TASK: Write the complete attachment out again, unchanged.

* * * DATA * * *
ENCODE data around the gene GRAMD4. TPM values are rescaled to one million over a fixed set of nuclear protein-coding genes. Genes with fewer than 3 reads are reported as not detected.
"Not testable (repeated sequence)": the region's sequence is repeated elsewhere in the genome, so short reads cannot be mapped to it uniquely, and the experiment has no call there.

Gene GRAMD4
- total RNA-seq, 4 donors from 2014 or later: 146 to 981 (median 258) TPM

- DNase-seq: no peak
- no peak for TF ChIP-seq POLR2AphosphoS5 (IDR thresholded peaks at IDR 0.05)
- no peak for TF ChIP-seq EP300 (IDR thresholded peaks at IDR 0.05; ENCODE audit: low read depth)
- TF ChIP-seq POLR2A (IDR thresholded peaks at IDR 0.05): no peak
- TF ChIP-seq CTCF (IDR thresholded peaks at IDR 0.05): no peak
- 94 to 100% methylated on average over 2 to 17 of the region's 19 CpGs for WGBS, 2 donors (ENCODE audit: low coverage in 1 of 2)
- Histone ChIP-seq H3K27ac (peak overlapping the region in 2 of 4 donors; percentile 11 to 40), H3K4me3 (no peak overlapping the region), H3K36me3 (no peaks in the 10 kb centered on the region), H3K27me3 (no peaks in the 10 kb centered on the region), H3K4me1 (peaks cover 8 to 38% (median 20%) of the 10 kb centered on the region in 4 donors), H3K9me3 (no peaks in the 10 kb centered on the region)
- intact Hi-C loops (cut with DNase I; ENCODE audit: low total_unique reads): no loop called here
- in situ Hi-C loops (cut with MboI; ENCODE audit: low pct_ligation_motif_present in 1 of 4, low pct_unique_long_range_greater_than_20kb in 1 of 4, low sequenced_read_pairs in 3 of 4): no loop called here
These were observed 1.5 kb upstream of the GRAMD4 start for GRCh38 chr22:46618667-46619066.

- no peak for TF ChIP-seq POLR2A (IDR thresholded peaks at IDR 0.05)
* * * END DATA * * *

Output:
ENCODE data around the gene GRAMD4. TPM values are rescaled to one million over a fixed set of nuclear protein-coding genes. Genes with fewer than 3 reads are reported as not detected.
"Not testable (repeated sequence)": the region's sequence is repeated elsewhere in the genome, so short reads cannot be mapped to it uniquely, and the experiment has no call there.

Gene GRAMD4
- total RNA-seq, 4 donors from 2014 or later: 146 to 981 (median 258) TPM

- DNase-seq: no peak
- no peak for TF ChIP-seq POLR2AphosphoS5 (IDR thresholded peaks at IDR 0.05)
- no peak for TF ChIP-seq EP300 (IDR thresholded peaks at IDR 0.05; ENCODE audit: low read depth)
- TF ChIP-seq POLR2A (IDR thresholded peaks at IDR 0.05): no peak
- TF ChIP-seq CTCF (IDR thresholded peaks at IDR 0.05): no peak
- 94 to 100% methylated on average over 2 to 17 of the region's 19 CpGs for WGBS, 2 donors (ENCODE audit: low coverage in 1 of 2)
- Histone ChIP-seq H3K27ac (peak overlapping the region in 2 of 4 donors; percentile 11 to 40), H3K4me3 (no peak overlapping the region), H3K36me3 (no peaks in the 10 kb centered on the region), H3K27me3 (no peaks in the 10 kb centered on the region), H3K4me1 (peaks cover 8 to 38% (median 20%) of the 10 kb centered on the region in 4 donors), H3K9me3 (no peaks in the 10 kb centered on the region)
- intact Hi-C loops (cut with DNase I; ENCODE audit: low total_unique reads): no loop called here
- in situ Hi-C loops (cut with MboI; ENCODE audit: low pct_ligation_motif_present in 1 of 4, low pct_unique_long_range_greater_than_20kb in 1 of 4, low sequenced_read_pairs in 3 of 4): no loop called here
These were observed 1.5 kb upstream of the GRAMD4 start for GRCh38 chr22:46618667-46619066.

- no peak for TF ChIP-seq POLR2A (IDR thresholded peaks at IDR 0.05)